With the imposed movement restrictions, access to healthcare is another big challenge the people in Sinjar struggle with.

“Before the curfews were imposed, people who needed specialised medical services used to be referred to the hospitals in Duhok governorate in Iraqi Kurdistan,” said Shanna Morris, a doctor with MSF in Sinuni.

“Now, people can’t travel to Dohuk and the only destination available for them is Mosul. To access Mosul for medical needs, they must travel by ambulance so they’re allowed to cross checkpoints. On average, it takes four hours before a patient reaches the hospitals in Mosul. Many Yazidi people also have reservations about going to Mosul either due to the events of 2014, or because many of them don’t speak Arabic and it’s hard for them to communicate.”

For many people living in the villages in Sinjar, Sinuni General Hospital – where MSF provides emergency and maternity services – is the only option for healthcare services. But fewer women are coming because they are not allowed through the checkpoints to get to the hospital.

“Our outpatient department numbers have greatly decreased,” said Adelaide Debrah , a midwife working for MSF in Sinuni.

“Women are not coming for antenatal or postnatal care and family planning because they cannot cross the checkpoints; they are not considered an emergency. After some recent easing of movement restrictions, we received more women with unwanted pregnancies who told us that they ran out of family planning items and medication.”

Fear of instability

On top of COVID-19, recent airstrikes in the region and ongoing military campaigns against groups affiliated with the Kurdistan Worker’s Party (PKK) are causing further mental stress and people fear the area will become a warzone again.

“The day the fighter jets bombed the Sinjar mountain, I was in Sinuni. The first rocket terrified me; I didn’t know what was going on. The first thing that came to my mind was that IS was back in Sinjar.” said Aeed.

“After some phone calls, I learnt that it was Turkish bombings of PKK-affiliated groups. The house I stay in is very close to one of their bases and out of fear of the base being bombed, I left the house. I wandered around Sinuni and heard women and children screaming. People were carrying their children and trying to move far away from the bases. Now, people have stopped visiting the mountainous areas completely, out of fear of being targeted by warplanes.”

As COVID-19 continues to wreak havoc, many people have lost what little hope they had left.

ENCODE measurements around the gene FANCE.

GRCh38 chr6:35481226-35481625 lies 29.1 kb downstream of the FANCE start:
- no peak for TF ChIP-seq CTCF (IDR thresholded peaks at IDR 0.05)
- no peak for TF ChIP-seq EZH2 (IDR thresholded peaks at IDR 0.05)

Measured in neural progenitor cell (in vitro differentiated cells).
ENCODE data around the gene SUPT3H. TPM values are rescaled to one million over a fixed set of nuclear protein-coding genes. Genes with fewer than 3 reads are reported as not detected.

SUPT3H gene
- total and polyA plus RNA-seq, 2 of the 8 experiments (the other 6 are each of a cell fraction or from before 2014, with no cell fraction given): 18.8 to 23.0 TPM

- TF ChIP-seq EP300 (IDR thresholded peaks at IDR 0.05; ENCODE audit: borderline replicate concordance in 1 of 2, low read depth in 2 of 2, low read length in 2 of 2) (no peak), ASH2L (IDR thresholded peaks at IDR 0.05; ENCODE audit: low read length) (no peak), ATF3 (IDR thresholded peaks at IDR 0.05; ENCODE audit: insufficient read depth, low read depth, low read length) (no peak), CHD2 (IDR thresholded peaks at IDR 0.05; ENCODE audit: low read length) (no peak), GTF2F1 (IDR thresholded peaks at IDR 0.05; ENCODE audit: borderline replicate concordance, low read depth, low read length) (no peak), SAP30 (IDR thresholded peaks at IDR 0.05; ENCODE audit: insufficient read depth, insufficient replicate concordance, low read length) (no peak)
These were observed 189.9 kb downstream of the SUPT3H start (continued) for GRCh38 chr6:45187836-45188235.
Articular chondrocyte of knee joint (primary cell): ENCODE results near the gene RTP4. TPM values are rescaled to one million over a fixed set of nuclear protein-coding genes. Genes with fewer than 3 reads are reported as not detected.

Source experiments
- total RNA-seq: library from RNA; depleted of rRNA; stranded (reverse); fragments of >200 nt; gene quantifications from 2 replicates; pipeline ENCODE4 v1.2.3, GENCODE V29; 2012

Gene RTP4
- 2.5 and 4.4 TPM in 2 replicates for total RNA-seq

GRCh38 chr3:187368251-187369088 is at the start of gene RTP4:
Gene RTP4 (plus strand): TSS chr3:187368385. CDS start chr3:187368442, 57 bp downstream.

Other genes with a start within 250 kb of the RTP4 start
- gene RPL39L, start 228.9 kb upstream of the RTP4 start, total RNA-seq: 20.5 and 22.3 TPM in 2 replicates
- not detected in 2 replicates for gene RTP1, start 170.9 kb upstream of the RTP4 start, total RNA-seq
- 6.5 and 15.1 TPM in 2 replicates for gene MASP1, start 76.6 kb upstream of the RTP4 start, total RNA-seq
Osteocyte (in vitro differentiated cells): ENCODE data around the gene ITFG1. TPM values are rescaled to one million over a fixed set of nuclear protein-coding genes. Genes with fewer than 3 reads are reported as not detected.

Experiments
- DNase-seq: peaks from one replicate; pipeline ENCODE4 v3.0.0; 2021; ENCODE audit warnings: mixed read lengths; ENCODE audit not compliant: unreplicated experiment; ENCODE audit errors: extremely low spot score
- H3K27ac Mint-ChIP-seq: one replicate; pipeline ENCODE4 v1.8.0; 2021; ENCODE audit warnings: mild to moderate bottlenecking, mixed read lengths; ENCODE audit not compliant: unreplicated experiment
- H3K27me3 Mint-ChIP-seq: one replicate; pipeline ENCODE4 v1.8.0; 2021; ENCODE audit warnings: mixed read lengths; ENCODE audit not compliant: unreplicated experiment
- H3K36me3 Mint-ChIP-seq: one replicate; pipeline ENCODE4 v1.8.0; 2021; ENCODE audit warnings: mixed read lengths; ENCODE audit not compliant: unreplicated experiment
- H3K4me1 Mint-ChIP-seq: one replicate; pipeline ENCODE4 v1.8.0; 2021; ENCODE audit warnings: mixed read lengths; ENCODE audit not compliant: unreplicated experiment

“The Yazidi people still haven’t forgotten what happened to them in 2014,” said Aeed. “The consequences of the carnage still dominate the area, with mass graves still being found. I see hopelessness in people’s faces. Some don’t even have enough money to buy food. It happens many times that we – the hospital staff – collect donations ourselves for some patients. There is nothing in Sinjar, even the water is not suitable for drinking sometimes. How do you think people feel when they have nothing?”

MSF in Sinuni

MSF began supporting Sinuni General Hospital with emergency and maternity healthcare in August 2018, and quickly realised that mental health was a huge unmet need in the area. Since then, the team has increased mental health activities to cover psychiatric and psychological services in Sinuni General Hospital, as well as group sessions and mental health activities for displaced people in the Sinjar mountain.

Serving more than 90,000 people, the MSF project in Sinuni provides health services for all communities in the area. In 2019, MSF treated 14,581 patients in its emergency room in the Sinuni General hospital. The team also assisted 755 births, provided 8,702 sexual and reproductive healthcare consultations and 1,434 mental health consultations.

https://reliefweb.int/report/iraq/yazid ... er-another
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Re: Yazidi UPDATES genocide has occurred and is ongoing

PostAuthor: Anthea » Sun Aug 16, 2020 12:26 am

Heroes of Shengal:

Nûjiyan Erhan’s interview with Zekî Şengalî

On August 3rd, the so-called Islamic State attacked the Yazidi (Êzîdî) people of Sinjar (Şengal),

Nûjiyan Erhan, a young journalist, was based on Mount Sinjar for years, reporting about the war against ISIS and documenting the political developments and social transformations in the Êzîdî society stranded on the mountain, with particular focus on the liberation of women.

She trained young Êzîdî women and men to work in the field of press and media. On March 3, 2017, she was cowardly attacked by those who sort to provoke military escalations incited in the interests of the Turkish state, which is currently occupying majority Kurdish territories in Iraq and Syria. Weeks after, she lost her life due to her heavy injuries.

Zekî Şengalî, member of the KCK Executive Council and member of the Êzîdî Society Coordination, was a veteran of the Kurdish liberation movement. Especially since the ISIS massacre, he had been involved in all efforts to help build an autonomous military, social, and political system for the Êzîdî people in the vein of Democratic Autonomy.

On August 15, 2018, on the 4th anniversary of the ISIS genocide, he was assassinated by the Turkish state in a targeted airstrike, after he had attended a commemoration ceremony in Sengal.